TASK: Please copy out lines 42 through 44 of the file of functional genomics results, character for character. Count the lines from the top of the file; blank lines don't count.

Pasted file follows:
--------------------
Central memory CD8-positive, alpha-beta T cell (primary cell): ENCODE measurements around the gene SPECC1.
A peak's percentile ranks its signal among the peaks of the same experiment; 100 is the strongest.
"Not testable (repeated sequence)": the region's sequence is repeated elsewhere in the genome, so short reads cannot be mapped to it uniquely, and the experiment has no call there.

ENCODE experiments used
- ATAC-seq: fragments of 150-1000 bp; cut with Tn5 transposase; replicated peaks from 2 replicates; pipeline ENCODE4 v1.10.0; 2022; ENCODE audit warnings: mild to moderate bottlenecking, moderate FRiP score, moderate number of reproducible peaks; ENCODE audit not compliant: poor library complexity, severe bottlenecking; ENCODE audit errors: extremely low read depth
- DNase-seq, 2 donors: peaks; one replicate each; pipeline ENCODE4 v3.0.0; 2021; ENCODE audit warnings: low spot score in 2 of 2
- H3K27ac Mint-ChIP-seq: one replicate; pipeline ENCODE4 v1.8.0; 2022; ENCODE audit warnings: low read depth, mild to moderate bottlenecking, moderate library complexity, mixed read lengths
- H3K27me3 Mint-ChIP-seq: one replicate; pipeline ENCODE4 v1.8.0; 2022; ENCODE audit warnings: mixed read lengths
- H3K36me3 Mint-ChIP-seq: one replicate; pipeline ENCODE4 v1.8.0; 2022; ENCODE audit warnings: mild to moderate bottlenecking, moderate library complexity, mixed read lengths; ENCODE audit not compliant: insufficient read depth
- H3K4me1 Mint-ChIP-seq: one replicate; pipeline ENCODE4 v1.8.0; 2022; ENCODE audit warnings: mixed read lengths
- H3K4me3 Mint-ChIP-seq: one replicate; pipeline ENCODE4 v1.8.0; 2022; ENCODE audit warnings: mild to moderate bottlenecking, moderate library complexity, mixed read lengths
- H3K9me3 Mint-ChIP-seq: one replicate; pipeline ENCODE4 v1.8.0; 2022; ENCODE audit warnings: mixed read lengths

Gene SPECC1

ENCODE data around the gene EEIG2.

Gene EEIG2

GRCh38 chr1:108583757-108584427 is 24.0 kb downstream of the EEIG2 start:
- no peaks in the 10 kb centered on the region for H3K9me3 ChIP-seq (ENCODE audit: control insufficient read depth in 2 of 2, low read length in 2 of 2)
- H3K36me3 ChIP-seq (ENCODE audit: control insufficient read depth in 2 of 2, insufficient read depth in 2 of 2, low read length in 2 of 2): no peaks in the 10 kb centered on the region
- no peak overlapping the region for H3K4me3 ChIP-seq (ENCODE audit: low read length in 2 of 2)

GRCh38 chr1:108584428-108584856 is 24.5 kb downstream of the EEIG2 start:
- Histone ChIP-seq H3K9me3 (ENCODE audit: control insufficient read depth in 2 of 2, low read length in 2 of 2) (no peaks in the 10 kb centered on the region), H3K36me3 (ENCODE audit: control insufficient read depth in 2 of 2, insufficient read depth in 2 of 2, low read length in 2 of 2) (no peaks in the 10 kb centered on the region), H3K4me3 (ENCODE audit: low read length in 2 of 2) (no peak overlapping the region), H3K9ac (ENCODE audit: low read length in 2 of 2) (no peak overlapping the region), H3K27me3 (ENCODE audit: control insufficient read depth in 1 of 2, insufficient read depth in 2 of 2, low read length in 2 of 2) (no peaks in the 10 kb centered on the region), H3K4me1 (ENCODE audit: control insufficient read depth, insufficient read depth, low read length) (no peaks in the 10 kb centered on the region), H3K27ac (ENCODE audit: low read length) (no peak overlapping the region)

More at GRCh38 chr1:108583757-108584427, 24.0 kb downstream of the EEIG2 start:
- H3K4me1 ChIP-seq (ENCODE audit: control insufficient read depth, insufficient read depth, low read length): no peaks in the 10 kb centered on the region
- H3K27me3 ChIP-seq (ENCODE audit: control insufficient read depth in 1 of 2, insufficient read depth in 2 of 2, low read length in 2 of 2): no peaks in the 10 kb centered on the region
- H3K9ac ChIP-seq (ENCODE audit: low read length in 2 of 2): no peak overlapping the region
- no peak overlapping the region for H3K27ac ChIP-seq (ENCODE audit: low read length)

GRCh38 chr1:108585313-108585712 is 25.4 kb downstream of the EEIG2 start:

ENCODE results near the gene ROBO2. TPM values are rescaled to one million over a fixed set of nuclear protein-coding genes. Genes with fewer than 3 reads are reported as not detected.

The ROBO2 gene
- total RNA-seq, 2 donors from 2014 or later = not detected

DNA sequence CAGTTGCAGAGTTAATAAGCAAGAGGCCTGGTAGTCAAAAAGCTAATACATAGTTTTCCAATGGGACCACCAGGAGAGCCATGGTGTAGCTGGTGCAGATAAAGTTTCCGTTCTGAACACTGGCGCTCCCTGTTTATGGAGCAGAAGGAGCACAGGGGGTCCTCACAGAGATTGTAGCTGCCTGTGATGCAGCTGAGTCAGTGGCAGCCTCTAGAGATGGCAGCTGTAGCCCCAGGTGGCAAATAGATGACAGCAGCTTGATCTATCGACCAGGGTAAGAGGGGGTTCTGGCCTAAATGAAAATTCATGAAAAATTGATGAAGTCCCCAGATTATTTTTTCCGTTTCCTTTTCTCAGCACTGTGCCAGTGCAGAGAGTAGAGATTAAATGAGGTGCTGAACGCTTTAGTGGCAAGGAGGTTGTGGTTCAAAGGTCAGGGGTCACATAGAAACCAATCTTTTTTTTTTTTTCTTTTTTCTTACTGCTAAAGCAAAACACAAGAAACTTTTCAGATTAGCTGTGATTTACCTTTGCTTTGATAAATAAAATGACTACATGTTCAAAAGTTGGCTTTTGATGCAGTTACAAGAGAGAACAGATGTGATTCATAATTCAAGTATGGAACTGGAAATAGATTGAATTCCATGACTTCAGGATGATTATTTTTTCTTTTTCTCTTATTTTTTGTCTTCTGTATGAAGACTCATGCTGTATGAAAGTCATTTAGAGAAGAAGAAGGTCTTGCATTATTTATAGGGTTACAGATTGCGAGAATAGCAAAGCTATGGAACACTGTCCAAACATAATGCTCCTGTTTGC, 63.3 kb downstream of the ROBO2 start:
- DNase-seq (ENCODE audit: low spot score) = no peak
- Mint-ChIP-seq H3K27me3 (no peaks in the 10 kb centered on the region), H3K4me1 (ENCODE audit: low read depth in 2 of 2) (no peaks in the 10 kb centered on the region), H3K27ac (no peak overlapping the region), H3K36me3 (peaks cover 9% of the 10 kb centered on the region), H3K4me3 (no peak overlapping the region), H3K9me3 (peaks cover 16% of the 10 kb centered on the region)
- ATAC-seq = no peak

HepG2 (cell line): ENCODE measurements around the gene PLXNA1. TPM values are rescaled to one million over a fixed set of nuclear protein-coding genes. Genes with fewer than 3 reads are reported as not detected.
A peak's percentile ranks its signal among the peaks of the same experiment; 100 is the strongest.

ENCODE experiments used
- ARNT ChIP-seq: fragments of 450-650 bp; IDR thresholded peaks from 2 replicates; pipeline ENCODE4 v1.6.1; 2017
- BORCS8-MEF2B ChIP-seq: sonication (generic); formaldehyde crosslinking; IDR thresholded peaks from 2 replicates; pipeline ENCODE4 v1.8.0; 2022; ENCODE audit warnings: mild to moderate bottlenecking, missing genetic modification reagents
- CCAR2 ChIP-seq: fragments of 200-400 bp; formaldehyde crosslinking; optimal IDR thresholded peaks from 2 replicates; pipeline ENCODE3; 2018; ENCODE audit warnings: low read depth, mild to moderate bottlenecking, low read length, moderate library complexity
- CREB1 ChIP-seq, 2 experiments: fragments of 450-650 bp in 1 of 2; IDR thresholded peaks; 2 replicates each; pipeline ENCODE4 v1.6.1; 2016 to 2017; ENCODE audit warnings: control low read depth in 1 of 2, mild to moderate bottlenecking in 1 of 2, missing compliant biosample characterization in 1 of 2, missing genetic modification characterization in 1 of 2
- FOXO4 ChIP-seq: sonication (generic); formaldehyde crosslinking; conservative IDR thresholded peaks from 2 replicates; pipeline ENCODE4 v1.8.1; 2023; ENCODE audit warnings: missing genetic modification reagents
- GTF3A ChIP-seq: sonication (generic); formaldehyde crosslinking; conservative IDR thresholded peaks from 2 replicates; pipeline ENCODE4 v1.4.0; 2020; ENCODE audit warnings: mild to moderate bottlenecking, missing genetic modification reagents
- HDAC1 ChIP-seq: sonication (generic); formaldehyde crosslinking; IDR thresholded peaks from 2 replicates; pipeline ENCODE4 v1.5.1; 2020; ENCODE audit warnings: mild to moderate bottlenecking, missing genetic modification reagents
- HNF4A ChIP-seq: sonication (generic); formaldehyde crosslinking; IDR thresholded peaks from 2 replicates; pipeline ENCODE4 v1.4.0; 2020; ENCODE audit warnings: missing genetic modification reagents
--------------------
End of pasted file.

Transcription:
- FOXO4 ChIP-seq: sonication (generic); formaldehyde crosslinking; conservative IDR thresholded peaks from 2 replicates; pipeline ENCODE4 v1.8.1; 2023; ENCODE audit warnings: missing genetic modification reagents
- GTF3A ChIP-seq: sonication (generic); formaldehyde crosslinking; conservative IDR thresholded peaks from 2 replicates; pipeline ENCODE4 v1.4.0; 2020; ENCODE audit warnings: mild to moderate bottlenecking, missing genetic modification reagents
- HDAC1 ChIP-seq: sonication (generic); formaldehyde crosslinking; IDR thresholded peaks from 2 replicates; pipeline ENCODE4 v1.5.1; 2020; ENCODE audit warnings: mild to moderate bottlenecking, missing genetic modification reagents